Commonwealth Era

        With the election of Franklin D. Roosevelt in 1932 as president of the United States, the official policy changed once again. On January 13, 1933, the U.S. Congress passed the Howes-Cutting Bill granting Philippine independence after 12 years, but reserving military and naval bases for the U.S. and imposing tariffs and quotas on Philippine exports. The bill was rejected by the Filipinos. Led by Quezon, the Philippine Senate advocated a new bill and won the support of President Roosevelt. The Tydings-McDuffie Bill, passed in 1934, granted absolute and complete independence by 1946, and provided for an interim commonwealth supervised by the U.S., but with a Philippine president elected by national vote and with a constitution. Adopted in February 1935, the constitution was approved by President Roosevelt and ratified by a plebiscite of the Philippine people on May 14. The commonwealth was formally established on November 15, with Quezon as the first president. He was reelected in 1941.

Japanese Occupation

Gen. Mac Arthur's Return

        Japanese planes attacked the Philippines on December 8, 1941, and a large-scale invasion began two weeks later. Japanese occupation and warfare caused widespread destruction all over the country. The Japanese government inaugurated Jose P. Laurel as president on October 4, 1943 under on a puppet government. On October 20, 1944, U.S. forces returned to the Philippines under General Douglas MacArthur, who had been military commander in the islands before the Japanese attack. The Japanese officially surrendered on September 2, 1945.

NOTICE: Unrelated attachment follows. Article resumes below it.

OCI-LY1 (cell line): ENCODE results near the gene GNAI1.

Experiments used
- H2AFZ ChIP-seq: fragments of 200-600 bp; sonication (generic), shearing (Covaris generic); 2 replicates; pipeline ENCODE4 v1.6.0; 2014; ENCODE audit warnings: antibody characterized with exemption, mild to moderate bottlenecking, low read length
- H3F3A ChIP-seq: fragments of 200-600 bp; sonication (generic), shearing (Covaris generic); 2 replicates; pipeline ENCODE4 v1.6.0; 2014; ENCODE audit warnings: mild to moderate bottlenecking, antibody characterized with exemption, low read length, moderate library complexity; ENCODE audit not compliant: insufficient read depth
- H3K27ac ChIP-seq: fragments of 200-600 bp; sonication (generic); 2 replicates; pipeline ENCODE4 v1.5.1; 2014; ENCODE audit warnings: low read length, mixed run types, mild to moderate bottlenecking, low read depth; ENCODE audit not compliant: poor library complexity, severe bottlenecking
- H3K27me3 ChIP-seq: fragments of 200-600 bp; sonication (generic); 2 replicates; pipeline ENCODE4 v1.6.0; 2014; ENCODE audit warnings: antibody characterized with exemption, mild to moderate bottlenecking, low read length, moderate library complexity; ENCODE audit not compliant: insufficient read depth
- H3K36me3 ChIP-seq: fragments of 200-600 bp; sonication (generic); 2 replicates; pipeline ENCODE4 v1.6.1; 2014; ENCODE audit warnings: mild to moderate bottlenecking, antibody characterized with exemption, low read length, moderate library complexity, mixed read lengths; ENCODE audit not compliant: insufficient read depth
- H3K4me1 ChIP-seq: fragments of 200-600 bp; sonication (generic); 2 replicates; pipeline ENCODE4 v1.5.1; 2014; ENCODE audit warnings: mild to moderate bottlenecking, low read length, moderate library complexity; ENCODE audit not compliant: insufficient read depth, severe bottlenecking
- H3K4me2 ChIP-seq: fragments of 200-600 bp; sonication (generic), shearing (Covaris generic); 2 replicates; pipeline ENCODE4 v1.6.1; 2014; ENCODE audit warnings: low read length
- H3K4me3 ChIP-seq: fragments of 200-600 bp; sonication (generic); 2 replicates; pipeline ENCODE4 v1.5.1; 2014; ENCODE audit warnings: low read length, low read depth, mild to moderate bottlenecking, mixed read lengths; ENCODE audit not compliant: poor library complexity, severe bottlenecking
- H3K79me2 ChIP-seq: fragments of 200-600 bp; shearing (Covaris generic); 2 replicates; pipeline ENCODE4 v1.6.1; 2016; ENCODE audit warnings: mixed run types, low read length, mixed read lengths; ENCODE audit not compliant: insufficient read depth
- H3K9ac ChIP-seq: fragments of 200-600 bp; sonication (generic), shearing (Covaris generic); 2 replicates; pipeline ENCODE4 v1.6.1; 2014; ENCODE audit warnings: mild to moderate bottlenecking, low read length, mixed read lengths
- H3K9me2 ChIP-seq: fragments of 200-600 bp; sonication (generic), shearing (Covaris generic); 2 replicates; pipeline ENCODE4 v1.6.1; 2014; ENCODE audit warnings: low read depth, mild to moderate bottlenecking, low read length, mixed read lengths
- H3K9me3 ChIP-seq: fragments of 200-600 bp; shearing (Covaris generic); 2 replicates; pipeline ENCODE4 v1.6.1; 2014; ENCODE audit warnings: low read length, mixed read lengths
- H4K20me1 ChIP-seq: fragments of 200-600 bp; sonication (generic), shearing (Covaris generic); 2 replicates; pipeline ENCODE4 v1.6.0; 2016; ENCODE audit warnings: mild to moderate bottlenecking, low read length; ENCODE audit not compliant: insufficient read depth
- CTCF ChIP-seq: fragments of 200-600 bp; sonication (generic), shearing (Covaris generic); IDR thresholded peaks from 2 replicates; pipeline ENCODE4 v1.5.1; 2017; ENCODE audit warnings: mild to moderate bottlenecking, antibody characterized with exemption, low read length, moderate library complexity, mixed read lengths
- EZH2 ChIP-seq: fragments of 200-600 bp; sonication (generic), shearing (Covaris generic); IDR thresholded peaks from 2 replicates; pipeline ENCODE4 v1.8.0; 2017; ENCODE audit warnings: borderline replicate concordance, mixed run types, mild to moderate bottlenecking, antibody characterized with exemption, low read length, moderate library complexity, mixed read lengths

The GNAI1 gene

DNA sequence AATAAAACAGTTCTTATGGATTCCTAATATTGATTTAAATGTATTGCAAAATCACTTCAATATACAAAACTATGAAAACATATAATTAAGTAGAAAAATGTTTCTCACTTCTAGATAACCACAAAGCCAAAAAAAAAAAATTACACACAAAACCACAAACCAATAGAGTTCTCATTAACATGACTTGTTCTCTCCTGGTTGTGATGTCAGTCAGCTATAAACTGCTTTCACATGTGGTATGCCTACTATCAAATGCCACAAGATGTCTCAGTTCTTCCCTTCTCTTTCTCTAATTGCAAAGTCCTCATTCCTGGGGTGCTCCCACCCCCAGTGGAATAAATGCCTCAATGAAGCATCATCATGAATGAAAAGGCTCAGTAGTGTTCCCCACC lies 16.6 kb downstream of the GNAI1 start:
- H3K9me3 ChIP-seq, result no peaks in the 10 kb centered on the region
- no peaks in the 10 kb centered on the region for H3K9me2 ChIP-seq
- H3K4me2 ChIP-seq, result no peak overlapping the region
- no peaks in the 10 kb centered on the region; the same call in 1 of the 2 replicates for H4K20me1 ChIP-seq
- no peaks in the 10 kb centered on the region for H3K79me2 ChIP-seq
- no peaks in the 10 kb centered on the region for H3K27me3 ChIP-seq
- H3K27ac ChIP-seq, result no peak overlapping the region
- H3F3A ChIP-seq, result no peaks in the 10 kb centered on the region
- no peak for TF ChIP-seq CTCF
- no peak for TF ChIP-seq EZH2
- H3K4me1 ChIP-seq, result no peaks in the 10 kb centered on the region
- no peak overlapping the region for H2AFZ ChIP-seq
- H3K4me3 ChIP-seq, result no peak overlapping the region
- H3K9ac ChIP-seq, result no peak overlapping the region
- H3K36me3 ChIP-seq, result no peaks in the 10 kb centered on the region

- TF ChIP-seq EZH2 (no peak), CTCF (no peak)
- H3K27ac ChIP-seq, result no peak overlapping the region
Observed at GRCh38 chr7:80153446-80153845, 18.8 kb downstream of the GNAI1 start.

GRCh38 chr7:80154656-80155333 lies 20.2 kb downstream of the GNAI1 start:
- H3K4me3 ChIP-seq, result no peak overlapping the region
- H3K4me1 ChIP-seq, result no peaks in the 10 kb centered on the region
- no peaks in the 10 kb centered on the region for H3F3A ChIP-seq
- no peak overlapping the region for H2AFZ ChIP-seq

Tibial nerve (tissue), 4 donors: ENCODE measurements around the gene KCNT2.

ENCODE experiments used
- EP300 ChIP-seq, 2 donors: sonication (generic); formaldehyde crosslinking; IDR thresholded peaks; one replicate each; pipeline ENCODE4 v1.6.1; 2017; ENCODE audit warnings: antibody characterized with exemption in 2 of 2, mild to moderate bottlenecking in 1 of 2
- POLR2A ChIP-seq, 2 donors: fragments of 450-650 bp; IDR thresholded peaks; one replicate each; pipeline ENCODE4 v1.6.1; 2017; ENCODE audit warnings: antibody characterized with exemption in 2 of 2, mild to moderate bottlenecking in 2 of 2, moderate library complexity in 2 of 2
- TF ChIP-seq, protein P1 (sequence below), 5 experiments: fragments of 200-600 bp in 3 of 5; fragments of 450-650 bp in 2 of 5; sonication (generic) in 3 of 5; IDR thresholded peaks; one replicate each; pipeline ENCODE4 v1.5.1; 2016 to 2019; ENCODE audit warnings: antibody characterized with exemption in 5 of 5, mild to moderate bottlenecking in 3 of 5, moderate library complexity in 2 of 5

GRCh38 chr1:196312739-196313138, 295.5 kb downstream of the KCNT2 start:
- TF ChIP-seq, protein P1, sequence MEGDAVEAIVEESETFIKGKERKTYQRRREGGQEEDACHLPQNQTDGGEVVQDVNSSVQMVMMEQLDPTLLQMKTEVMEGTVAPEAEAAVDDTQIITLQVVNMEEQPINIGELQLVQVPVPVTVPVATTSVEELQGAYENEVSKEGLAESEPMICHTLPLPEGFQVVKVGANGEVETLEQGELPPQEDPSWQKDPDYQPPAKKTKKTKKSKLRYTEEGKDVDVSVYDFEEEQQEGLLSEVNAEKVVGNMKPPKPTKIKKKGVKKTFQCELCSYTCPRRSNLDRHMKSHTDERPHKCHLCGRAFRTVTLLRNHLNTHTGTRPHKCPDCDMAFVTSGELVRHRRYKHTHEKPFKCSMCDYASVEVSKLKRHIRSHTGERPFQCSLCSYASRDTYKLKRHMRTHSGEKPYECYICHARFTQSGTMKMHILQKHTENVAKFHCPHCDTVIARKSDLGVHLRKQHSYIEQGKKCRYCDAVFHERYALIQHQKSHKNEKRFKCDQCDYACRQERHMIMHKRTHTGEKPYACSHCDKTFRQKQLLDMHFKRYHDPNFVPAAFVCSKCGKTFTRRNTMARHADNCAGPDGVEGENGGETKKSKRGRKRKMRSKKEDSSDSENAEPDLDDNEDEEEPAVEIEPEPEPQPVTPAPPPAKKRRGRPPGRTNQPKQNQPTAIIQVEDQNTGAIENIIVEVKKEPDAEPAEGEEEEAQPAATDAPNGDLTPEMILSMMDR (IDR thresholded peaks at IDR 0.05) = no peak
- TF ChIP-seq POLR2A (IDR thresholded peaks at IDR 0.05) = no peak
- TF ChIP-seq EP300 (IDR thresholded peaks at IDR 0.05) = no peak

Quezon had died in 1944, and he was succeeded by Sergio Osmeņa, his vice-president. The government returned to Manila in 1945, and on April 23, 1946, Roxas was elected president, with Elpidio Quirino as vice-president. To help in the rehabilitation of the islands the United States established preferential trade relations and awarded the islands several hundred million dollars in war damage and rehabilitation aid.

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